Have I confused you? You've likely used some proven process or model to create your 2016 goals, you've organized them in a formatted document or on an online platform, and now another leader is suggesting that you trash them.

Well, that's not entirely true. I'm merely suggesting you repurpose them in a supporting role.

I'm a fanatical goal-setter. I love the SMART Goals Model to ensure my goals are specific, measurable, attainable, realistic, and time-driven. Whether its fitness, finance, business, or any other measurable aspect of my life, I'm always striving toward a goal. Like you, I have big visions for extraordinary accomplishments. And like you, I need a road map and a mindset of intention to get there.

And as we move into the new year, ready to make a fresh start, herein lies the reason you should ditch your goals--and replace them with intentions. Intentions and goals may seem similar, but psychologically they are vastly different.

Intention is defined as an act or instance of determining mentally upon some action or result. "Determining mentally." A mindset.

A goal is defined as the result toward which effort is directed--an aim. It is an outcome, but it is not a mindset.

Goals are achievable; intentions are non-negotiable. A mindset of intent leaves no room for failure.

Goals come in different flavors. You may set "safety goals," "target goals," or "stretch goals." If you don't reach your stretch goal, no problem. You can fall back on your target goal. Intentions are clearly defined, laser-focused statements that begin with the mindset and the vision that it WILL happen. You can clearly visualize the end-state.

For intentions to work, you must be fully present in your daily decisions and activities, recognizing that everything you do has a ripple effect on your intention. To make an intention manifest, follow this general process.

1. Shift your mindset to one of intent.

Intention is a way of thinking. It leaves no room for a failed outcome. No matter what, the intention will manifest. The one word you may want to remove from your thinking and your speaking with regard to desired outcomes is "hope."

"I hope to grow my business by 100 percent" is very different from "I intend to grow my business by 100 percent." When pursuing an outcome, ensure you have every intention of bringing it to fruition. Leave no room in your mind for the possibility of its not happening.

2. Identify no more than three intentions for the year.

These are outcomes that will result in the significant transformation of your business. They drive your strategic plan, your hiring, your board meetings. They are organizational intentions, shared by everyone in the company. They are the compass for your business. 

The model I created for my intentions is what I call the STARS Model: Specific, Transformational, Achievable, Relevant, and Strategic.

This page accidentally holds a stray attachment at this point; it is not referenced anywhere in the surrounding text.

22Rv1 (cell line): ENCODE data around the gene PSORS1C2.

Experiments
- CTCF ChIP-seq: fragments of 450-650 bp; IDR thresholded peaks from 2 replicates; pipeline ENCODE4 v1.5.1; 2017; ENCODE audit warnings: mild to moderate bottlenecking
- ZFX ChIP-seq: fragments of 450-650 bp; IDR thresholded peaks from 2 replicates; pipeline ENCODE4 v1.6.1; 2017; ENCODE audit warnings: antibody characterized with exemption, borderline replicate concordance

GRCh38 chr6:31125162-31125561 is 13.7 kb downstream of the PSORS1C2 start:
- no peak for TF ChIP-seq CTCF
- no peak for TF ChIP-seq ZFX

Here are my three 2016 intentions:

  • Productize. I will launch an online learning platform around my book Built to Scale by June 2016.
  • Expand into larger organizations (to include government and more Fortune 500s). Secure at least five large organizations as clients.
  • Move from primarily a "one-to-one" consulting model to a "one-to-many" consulting model with a rollout of more corporate and public workshop offerings, both in-person and online. For 2016, achieve a 70-30 revenue split between one-to-one consulting and one-to-many.

3. Create goals that roll up to these intentions.

This is where your goals come in. They may be weekly, monthly, or quarterly goals. I track my weekly goals, carefully ensuring that every activity during the business day is directly aligned with at least one of my intentions. If an activity in which you are investing your time does not align with one of your intentions, it has to go.

4. Display your intentions where you can clearly see them.

You will benefit from having visual cues of your intentions. Known as "manifestos," they will remind you where you are going, and why you are doing everything you are doing--especially when it's hard.

There are additional steps to take when setting intentions, which drill down into time-management practices, and evaluating what to do, what to stop, and what to avoid. However, the origin of all intent is within the mind.

You can roll out this practice of setting intentions to your leadership team, and cascade it through the organization. With mindsets of intention spread across the company, everyone feels a direct connection to the overall organizational purpose. When everyone is committed to achieving the same outcomes,  quantum growth is quite possible, and very probable.

Good luck!